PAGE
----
The false promise of being able to see who viewed users’ Facebook profiles is once again being used as bait on a phishing trip, as security firm Symantec reported in a blog post that this particular scam was designed to loosely resemble Facebook’s login page, but unsuspecting Web surfers will fall victim to the Infostealer strain of malware.
Spam has been an issue for as long as email has existed, and a new report by social media security and compliance company Nexgate sheds light on just how prominent spam has become within Facebook and other social networks, saying that social spam exploded by 355 percent during the first half of 2013, and sharing some particularly alarming statistics regarding Facebook.
Facebook page administrators, beware: There is no such thing as a “Fan Page Verification Program,” and following the instructions in the messages that claim to originate from Facebook Security will lead to login details being compromised as part of a phishing scheme.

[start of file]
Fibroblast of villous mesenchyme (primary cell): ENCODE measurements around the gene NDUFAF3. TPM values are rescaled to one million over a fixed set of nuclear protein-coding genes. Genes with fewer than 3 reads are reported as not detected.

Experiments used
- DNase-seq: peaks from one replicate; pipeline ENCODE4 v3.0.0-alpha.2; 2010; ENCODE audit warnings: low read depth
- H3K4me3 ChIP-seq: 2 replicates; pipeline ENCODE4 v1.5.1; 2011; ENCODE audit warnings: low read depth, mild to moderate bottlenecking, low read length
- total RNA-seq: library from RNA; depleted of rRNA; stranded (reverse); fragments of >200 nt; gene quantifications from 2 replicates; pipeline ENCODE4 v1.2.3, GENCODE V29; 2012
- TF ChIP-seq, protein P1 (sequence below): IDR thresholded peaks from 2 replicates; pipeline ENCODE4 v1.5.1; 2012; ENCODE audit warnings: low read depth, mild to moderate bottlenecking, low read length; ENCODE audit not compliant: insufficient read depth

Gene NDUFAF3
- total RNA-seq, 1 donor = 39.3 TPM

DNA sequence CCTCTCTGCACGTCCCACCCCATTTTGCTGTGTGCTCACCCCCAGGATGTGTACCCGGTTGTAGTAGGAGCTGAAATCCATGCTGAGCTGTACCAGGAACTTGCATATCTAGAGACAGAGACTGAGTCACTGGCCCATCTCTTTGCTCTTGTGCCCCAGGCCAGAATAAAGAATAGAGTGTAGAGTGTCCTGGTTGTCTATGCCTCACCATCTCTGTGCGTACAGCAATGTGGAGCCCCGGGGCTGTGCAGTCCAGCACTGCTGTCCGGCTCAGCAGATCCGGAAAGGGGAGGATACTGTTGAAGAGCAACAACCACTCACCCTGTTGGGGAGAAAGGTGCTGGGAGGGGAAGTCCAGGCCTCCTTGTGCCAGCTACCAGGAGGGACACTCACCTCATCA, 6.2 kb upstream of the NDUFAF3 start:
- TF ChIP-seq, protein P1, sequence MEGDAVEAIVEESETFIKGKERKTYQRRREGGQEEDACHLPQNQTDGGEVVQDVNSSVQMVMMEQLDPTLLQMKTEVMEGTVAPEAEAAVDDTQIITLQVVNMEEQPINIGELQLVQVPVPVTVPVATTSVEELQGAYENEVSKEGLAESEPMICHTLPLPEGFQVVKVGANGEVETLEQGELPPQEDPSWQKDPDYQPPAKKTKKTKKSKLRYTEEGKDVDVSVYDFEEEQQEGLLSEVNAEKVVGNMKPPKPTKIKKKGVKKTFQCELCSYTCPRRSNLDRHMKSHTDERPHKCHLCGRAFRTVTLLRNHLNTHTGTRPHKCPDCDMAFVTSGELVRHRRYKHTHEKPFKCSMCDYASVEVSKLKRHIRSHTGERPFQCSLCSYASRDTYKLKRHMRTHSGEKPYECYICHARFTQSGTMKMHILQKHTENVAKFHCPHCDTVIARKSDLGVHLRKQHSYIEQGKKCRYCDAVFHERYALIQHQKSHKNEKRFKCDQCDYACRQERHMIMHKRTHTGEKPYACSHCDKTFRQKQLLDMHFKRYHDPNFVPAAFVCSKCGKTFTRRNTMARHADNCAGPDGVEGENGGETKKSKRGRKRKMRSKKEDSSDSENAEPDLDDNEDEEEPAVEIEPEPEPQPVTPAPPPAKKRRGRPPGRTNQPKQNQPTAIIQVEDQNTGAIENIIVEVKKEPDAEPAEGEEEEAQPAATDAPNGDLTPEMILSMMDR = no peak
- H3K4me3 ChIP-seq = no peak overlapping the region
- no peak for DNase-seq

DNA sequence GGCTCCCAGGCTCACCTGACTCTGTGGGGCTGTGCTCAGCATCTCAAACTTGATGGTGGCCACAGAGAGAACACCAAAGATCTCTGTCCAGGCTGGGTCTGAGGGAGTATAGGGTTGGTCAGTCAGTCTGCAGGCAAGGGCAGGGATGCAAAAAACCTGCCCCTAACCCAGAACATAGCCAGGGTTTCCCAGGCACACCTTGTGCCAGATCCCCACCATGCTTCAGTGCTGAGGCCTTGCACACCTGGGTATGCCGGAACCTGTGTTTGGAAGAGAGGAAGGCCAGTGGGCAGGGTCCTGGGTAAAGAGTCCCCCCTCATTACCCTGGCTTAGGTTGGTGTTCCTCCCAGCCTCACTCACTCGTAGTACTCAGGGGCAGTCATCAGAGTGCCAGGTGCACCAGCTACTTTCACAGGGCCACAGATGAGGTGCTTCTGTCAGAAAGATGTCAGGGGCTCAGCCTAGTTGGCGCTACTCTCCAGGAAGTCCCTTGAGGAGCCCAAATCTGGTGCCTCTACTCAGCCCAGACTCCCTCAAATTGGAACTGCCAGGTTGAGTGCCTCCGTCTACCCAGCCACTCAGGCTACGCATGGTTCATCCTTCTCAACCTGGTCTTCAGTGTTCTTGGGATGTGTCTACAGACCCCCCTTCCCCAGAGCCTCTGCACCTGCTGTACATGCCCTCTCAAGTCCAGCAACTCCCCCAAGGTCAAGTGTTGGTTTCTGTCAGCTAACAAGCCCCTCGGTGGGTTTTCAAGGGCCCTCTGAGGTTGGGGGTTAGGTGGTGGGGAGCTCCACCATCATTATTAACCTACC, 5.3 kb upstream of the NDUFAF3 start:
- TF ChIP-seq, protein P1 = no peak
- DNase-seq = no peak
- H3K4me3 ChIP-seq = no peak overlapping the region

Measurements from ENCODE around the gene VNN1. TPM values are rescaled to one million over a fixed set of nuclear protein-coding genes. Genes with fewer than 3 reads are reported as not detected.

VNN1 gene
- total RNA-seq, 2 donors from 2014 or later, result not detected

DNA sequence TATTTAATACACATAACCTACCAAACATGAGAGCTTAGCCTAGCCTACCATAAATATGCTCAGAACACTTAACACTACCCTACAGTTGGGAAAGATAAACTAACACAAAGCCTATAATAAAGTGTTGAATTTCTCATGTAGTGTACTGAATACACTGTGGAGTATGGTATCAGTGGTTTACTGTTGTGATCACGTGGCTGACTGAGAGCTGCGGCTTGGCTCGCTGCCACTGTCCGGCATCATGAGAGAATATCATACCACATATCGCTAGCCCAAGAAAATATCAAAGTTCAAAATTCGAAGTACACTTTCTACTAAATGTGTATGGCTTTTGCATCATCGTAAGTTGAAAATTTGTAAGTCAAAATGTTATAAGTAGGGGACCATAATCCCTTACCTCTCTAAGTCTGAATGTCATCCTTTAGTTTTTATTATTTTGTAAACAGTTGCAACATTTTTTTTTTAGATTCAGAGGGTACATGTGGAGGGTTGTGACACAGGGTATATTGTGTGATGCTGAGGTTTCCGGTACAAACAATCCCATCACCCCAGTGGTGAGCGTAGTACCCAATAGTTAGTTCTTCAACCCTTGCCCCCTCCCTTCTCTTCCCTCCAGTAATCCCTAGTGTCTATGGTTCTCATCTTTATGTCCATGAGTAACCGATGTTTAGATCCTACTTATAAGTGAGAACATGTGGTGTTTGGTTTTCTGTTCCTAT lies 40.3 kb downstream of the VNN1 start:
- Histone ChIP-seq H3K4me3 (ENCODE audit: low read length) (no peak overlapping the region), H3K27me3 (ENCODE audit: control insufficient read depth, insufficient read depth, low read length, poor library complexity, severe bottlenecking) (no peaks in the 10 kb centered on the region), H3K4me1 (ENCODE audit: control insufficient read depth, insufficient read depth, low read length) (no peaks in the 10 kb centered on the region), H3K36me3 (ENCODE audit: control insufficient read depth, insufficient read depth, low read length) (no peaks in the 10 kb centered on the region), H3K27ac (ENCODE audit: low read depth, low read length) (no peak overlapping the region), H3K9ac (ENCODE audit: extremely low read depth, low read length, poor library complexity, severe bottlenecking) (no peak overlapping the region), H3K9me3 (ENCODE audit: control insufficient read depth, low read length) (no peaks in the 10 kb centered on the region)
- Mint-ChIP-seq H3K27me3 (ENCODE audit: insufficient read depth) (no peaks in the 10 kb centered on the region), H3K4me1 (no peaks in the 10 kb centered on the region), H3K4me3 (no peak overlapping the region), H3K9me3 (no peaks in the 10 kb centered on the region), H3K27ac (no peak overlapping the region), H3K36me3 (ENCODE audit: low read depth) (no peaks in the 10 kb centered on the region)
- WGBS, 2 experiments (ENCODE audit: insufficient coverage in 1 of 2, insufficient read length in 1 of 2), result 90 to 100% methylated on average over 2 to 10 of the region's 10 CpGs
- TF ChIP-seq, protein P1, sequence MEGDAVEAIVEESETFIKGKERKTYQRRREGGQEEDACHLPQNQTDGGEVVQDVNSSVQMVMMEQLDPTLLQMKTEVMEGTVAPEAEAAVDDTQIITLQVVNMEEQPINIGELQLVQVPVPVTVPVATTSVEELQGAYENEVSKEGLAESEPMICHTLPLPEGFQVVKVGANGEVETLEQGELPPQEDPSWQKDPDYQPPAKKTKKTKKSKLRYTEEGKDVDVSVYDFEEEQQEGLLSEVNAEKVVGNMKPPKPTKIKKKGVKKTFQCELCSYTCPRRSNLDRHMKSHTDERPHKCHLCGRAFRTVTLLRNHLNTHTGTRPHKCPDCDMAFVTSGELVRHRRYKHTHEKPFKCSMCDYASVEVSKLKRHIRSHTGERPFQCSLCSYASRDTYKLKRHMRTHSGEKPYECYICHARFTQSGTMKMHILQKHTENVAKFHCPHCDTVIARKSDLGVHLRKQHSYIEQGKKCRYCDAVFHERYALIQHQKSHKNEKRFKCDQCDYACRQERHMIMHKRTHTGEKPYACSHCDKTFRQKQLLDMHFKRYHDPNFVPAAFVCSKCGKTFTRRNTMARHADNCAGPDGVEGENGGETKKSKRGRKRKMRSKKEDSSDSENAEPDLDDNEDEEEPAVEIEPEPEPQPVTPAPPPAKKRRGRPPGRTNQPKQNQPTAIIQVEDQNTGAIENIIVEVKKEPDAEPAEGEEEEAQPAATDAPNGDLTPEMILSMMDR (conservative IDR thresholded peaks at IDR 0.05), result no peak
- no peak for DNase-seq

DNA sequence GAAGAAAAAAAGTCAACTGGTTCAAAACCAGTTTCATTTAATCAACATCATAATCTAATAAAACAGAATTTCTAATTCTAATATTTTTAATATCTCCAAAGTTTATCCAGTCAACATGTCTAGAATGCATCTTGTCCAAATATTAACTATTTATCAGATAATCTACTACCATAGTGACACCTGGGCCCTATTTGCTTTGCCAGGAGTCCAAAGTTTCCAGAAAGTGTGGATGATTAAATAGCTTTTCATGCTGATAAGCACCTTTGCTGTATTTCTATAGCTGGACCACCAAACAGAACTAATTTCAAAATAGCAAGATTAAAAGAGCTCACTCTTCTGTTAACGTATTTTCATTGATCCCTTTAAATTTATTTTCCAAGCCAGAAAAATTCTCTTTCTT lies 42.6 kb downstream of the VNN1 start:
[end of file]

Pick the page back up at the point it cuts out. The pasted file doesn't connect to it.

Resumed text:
It has been well-documented that Microsoft Co-Founder Bill Gates will lend his time and money to worthy causes, but sharing a photo of Gates does not constitute a worthy cause, and doing so will not bring $5,000 to Facebook users.
You must be at least 13 years old to join Facebook, but many kids bypass that rule, often with help from their parents. That may not be the best idea, according to blog Babysitting Jobs, which offered 10 reasons why parents should not let their preteen offspring have accounts on the social network.
The list of hoaxes is never complete, as Hoax-Slayer uncovered a phishing scheme that uses Facebook Co-Founder and CEO Mark Zuckerberg as bait, but butchers the spelling of his last name as Zurckerberg.
A relatively harmless fake email disguised as an email from Facebook Support provided a primer on signs to look for in identifying emails of the annoying variety, like this one, as well as more serious ones that lead to malware, phishing, or other cyber-security issues.
As scams, malware, phishing, and other security dangers continue to thrive on Facebook, one way for users to protect themselves is actually quite simple: Examine the URLs of the pages you are taken to. After all, the name of the social network is “Facebook,” not “Faceboourk.”